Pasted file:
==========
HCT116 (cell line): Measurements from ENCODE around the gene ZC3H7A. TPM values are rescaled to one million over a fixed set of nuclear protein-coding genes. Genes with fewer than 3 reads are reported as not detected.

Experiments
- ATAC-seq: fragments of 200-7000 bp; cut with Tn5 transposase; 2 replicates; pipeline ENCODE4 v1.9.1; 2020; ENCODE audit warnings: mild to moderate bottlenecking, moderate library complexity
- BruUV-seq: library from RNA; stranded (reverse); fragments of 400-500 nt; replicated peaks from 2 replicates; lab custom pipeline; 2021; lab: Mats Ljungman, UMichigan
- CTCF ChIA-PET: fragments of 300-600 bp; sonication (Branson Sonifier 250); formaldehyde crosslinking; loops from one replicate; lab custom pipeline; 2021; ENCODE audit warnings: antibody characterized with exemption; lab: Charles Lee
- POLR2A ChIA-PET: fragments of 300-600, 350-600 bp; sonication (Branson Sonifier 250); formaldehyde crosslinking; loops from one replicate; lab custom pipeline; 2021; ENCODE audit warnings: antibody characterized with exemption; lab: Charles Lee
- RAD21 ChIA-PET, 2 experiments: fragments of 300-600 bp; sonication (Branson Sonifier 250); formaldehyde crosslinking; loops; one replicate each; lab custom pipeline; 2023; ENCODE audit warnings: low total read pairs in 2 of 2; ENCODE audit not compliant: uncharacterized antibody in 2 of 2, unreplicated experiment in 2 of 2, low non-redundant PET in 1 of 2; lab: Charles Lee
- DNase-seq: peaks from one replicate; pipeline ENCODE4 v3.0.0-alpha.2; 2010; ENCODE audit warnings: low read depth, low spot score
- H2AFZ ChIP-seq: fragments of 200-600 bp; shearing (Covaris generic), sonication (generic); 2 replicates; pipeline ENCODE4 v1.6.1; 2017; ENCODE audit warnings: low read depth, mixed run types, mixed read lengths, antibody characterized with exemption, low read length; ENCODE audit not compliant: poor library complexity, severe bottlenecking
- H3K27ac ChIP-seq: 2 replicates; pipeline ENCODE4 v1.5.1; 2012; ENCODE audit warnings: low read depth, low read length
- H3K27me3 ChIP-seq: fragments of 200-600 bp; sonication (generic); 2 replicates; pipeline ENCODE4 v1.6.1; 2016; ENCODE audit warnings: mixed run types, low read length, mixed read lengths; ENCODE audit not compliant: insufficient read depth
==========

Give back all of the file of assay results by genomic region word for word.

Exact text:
HCT116 (cell line): Measurements from ENCODE around the gene ZC3H7A. TPM values are rescaled to one million over a fixed set of nuclear protein-coding genes. Genes with fewer than 3 reads are reported as not detected.

Experiments
- ATAC-seq: fragments of 200-7000 bp; cut with Tn5 transposase; 2 replicates; pipeline ENCODE4 v1.9.1; 2020; ENCODE audit warnings: mild to moderate bottlenecking, moderate library complexity
- BruUV-seq: library from RNA; stranded (reverse); fragments of 400-500 nt; replicated peaks from 2 replicates; lab custom pipeline; 2021; lab: Mats Ljungman, UMichigan
- CTCF ChIA-PET: fragments of 300-600 bp; sonication (Branson Sonifier 250); formaldehyde crosslinking; loops from one replicate; lab custom pipeline; 2021; ENCODE audit warnings: antibody characterized with exemption; lab: Charles Lee
- POLR2A ChIA-PET: fragments of 300-600, 350-600 bp; sonication (Branson Sonifier 250); formaldehyde crosslinking; loops from one replicate; lab custom pipeline; 2021; ENCODE audit warnings: antibody characterized with exemption; lab: Charles Lee
- RAD21 ChIA-PET, 2 experiments: fragments of 300-600 bp; sonication (Branson Sonifier 250); formaldehyde crosslinking; loops; one replicate each; lab custom pipeline; 2023; ENCODE audit warnings: low total read pairs in 2 of 2; ENCODE audit not compliant: uncharacterized antibody in 2 of 2, unreplicated experiment in 2 of 2, low non-redundant PET in 1 of 2; lab: Charles Lee
- DNase-seq: peaks from one replicate; pipeline ENCODE4 v3.0.0-alpha.2; 2010; ENCODE audit warnings: low read depth, low spot score
- H2AFZ ChIP-seq: fragments of 200-600 bp; shearing (Covaris generic), sonication (generic); 2 replicates; pipeline ENCODE4 v1.6.1; 2017; ENCODE audit warnings: low read depth, mixed run types, mixed read lengths, antibody characterized with exemption, low read length; ENCODE audit not compliant: poor library complexity, severe bottlenecking
- H3K27ac ChIP-seq: 2 replicates; pipeline ENCODE4 v1.5.1; 2012; ENCODE audit warnings: low read depth, low read length
- H3K27me3 ChIP-seq: fragments of 200-600 bp; sonication (generic); 2 replicates; pipeline ENCODE4 v1.6.1; 2016; ENCODE audit warnings: mixed run types, low read length, mixed read lengths; ENCODE audit not compliant: insufficient read depth